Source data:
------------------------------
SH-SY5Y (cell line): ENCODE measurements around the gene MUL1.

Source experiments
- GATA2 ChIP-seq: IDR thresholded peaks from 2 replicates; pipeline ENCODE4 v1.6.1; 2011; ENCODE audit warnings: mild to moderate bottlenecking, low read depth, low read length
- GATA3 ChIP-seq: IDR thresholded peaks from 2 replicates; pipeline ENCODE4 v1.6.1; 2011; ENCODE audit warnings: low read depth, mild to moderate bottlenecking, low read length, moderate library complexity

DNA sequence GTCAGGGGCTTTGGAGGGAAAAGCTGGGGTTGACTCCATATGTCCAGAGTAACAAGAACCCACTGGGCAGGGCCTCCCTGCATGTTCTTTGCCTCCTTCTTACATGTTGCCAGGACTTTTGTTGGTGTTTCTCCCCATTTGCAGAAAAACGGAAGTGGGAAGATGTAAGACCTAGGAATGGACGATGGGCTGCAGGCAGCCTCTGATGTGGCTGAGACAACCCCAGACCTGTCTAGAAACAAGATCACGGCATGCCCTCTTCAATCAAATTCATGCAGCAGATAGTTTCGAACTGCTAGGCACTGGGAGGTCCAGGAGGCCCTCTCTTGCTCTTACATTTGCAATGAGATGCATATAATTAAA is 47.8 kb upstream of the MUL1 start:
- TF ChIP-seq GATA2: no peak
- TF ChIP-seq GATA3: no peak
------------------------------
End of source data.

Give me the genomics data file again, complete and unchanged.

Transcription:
SH-SY5Y (cell line): ENCODE measurements around the gene MUL1.

Source experiments
- GATA2 ChIP-seq: IDR thresholded peaks from 2 replicates; pipeline ENCODE4 v1.6.1; 2011; ENCODE audit warnings: mild to moderate bottlenecking, low read depth, low read length
- GATA3 ChIP-seq: IDR thresholded peaks from 2 replicates; pipeline ENCODE4 v1.6.1; 2011; ENCODE audit warnings: low read depth, mild to moderate bottlenecking, low read length, moderate library complexity

DNA sequence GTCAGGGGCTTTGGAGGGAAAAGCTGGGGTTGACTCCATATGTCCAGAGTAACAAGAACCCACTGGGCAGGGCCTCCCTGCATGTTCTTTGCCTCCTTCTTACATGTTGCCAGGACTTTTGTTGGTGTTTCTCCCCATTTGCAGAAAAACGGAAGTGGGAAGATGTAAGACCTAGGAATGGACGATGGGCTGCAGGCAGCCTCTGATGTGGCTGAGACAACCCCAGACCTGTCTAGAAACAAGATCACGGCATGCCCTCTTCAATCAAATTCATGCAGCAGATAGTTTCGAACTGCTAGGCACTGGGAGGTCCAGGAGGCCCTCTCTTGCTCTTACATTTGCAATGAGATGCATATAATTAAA is 47.8 kb upstream of the MUL1 start:
- TF ChIP-seq GATA2: no peak
- TF ChIP-seq GATA3: no peak